“I will destroy your club! I will turn it into an owl's nest!” an irate Al Saadi told Khalifa Binsraiti, Al Ahly Benghazi’s then chairman, immediately after the match, according to The Los Angeles Times. Mr. Binsraiti was one of scores of Al Ahli Benghazi officials and fans who was subsequently arrested.
A penalty in another Al Ahli Benghazi match against a team from Al-Baydah, the home town of Al Saadi’s mother and the place where this year’s first anti-government demonstrations against corruption in public housing were staged, again so outraged Benghazi fans that they invaded the pitch, forcing the game to be abandoned.
Al Saadi penalized Al Ahli Benghazi by engineering the team’s relegation to the second division. The team was relegated after a referee in a match against Libyan premier league team Al Akhdar ensured Al Ahly’s humiliation by calling a questionable penalty.
In response, Al Ahly’s coach confronted the referee, allegedly shoving him. Militant fans stormed the pitch. The game was suspended and Al Ahly’s fate was sealed.
Al Ahly fans didn’t leave it at that. They headed to downtown Benghazi shouting slogans against Al Saadi, burning a likeness of his father and setting fire to the local branch of his national soccer federation.
“I was ready to die that day, I was so frustrated,” The Los Angeles Times quotes 48-year old businessman Ali Ali, who was among the enraged crowd, as saying. “We were all ready to die.”
It did not take long for Libyan plainclothes security men to respond. Al Ahly’s 37-hectare clubhouse and facilities were raised to the ground as plainclothesmen visited the homes of protesting soccer fans. Some 80 were arrested of whom 30 for trial to Tripoli on charges of vandalism, destruction of public property and having contacts with Libyan dissidents abroad, a capital offense in Libya.
Three people were sentenced to death, but their penalties were converted to life in prison by the Libyan rule. The three were released after serving five years in prison.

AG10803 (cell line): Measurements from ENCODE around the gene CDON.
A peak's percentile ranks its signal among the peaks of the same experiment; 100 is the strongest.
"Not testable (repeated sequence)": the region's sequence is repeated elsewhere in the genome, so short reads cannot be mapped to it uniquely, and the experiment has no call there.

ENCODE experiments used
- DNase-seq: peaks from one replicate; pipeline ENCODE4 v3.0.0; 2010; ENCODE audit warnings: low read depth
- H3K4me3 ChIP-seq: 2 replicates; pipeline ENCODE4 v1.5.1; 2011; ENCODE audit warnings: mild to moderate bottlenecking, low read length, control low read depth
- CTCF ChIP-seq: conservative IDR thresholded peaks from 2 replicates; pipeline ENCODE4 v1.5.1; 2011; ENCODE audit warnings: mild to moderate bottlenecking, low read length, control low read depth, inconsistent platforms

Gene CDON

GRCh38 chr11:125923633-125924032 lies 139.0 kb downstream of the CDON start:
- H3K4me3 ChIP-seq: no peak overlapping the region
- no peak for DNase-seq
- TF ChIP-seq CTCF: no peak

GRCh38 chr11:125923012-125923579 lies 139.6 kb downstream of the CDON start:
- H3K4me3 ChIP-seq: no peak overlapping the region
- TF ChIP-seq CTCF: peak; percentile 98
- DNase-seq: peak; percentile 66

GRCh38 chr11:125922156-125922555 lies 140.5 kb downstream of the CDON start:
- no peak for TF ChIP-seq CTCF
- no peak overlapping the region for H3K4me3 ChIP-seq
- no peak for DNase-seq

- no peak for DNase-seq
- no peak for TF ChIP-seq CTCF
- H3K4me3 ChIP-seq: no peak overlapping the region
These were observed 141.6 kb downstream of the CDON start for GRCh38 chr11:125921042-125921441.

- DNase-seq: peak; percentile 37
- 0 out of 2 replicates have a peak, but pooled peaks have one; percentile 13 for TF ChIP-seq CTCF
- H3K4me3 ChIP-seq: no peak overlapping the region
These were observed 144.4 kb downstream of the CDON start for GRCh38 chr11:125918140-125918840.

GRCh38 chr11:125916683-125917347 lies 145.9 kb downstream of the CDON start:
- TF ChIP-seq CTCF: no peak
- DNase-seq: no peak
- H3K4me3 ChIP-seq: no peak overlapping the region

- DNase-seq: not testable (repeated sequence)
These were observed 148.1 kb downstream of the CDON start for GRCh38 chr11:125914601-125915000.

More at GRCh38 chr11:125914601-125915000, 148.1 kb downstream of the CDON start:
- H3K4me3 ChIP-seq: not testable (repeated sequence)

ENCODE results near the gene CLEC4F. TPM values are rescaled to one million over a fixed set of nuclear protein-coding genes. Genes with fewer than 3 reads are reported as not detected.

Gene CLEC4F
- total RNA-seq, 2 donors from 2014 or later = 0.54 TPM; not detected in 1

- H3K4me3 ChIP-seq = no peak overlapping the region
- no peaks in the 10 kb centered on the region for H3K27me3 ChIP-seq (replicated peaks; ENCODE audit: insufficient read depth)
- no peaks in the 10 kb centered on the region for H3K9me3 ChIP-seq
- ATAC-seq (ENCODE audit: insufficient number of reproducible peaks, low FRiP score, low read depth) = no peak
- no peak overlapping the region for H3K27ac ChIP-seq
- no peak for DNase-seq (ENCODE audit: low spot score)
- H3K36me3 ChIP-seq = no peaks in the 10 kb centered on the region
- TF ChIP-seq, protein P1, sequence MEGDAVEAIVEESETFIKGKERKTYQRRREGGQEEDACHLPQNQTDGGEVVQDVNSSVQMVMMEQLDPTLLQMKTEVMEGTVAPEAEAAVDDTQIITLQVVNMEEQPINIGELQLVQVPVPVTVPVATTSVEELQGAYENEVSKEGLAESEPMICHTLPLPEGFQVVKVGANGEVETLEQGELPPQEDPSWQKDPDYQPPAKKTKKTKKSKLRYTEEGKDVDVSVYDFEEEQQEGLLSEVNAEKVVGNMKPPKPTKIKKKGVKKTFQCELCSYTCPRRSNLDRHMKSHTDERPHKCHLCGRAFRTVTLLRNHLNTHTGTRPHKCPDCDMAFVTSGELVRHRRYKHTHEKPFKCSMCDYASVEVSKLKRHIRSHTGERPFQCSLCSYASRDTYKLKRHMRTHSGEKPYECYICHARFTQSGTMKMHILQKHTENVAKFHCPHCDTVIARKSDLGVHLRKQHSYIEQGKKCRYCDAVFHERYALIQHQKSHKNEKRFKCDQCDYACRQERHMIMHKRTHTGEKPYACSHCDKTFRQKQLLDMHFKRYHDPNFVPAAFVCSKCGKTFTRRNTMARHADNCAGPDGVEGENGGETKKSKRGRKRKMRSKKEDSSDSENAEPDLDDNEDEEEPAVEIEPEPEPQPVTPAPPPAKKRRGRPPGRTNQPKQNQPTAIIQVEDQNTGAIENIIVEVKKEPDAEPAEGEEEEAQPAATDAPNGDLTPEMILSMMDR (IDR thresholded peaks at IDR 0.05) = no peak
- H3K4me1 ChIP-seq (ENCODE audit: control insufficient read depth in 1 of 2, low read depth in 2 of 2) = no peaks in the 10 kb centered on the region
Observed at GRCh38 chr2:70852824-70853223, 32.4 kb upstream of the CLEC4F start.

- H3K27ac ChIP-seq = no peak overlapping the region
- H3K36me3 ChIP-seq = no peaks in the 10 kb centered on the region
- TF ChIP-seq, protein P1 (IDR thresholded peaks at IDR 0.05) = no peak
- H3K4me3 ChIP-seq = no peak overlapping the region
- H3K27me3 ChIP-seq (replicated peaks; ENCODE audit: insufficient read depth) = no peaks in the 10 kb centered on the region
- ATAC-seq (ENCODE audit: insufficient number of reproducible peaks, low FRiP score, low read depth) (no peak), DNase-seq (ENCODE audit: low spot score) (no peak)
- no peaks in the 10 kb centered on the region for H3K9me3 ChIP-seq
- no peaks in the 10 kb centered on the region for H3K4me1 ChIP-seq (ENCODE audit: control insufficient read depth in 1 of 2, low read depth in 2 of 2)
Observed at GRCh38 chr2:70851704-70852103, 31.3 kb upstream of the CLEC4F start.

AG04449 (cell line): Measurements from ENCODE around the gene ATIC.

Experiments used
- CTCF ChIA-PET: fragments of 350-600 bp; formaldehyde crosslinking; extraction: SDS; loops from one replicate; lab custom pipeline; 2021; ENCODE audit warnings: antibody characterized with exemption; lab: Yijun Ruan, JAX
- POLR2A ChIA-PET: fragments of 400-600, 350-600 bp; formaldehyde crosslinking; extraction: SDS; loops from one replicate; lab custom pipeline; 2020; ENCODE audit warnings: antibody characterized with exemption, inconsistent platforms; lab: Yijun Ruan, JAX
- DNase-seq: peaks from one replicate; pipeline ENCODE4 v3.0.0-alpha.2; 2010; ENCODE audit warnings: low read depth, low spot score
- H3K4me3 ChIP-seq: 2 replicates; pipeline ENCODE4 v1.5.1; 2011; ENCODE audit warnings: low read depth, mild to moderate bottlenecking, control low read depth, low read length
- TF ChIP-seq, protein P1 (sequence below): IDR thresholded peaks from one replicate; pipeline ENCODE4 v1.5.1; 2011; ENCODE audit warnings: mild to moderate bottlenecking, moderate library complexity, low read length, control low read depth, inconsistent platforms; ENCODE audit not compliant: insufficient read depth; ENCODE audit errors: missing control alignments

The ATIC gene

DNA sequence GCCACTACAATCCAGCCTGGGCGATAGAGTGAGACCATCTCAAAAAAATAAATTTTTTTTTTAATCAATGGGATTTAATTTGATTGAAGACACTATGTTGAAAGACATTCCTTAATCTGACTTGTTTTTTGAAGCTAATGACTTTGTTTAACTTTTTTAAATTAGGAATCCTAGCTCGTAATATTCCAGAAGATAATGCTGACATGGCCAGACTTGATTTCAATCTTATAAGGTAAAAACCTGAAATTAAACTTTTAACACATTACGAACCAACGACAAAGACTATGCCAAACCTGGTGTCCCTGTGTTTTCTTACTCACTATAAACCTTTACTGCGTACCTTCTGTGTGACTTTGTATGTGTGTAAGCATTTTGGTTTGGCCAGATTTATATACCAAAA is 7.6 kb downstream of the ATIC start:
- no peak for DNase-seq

Public outrage over the retaliation against Benghazi forced Al Saadi to resign as head of the national soccer federation, only to be reinstated by his father in response to the federation’s alleged claim that it needed his son as its leader.
The brutal and demonstrative destruction of Al Ahly kick started Al Saadi junior’s inglorious attempts at making it in Italian soccer.
Al Saadi signed up with the Maltese team Birkirkara, but never showed up. Three years later, he joined Italy’s Perugia but was suspended after only one game for failing a drug test. The incident earned him the reputation of being Italian Series A’s worst ever player.
His dismal record did not stop him from enlisting in 2005 with Italy's Udinese team, where he was relegated to the role of bench warmer except for a 10-minute appearance in an unimportant late-season match.
Libyans joke that Al Saadi is the only soccer player who paid to play rather than was paid to play. Libyan goalkeeper Samir Abboud says Al Saadi was incapable of passing a ball.
The story of Al Saadi and the two Al Ahly teams is a study in the use of soccer by authoritarian Arab regimes to distract attention from economic and political problems and of Arab autocrats’ divide and rule approach to governance.
It is also the untold story of soccer in a swath of land stretching from the Atlantic coast of Africa to the Gulf as a platform of resistance against repression, nepotism and corruption whose fighters graduated to the front lines once mass anti-government protests began sweeping the Middle East and North Africa.
James M. Dorsey is a senior fellow at Nanyang Technological University's S. Rajaratnam School of International Studies in Singapore and the author of the blog, The Turbulent World of Middle East Soccer.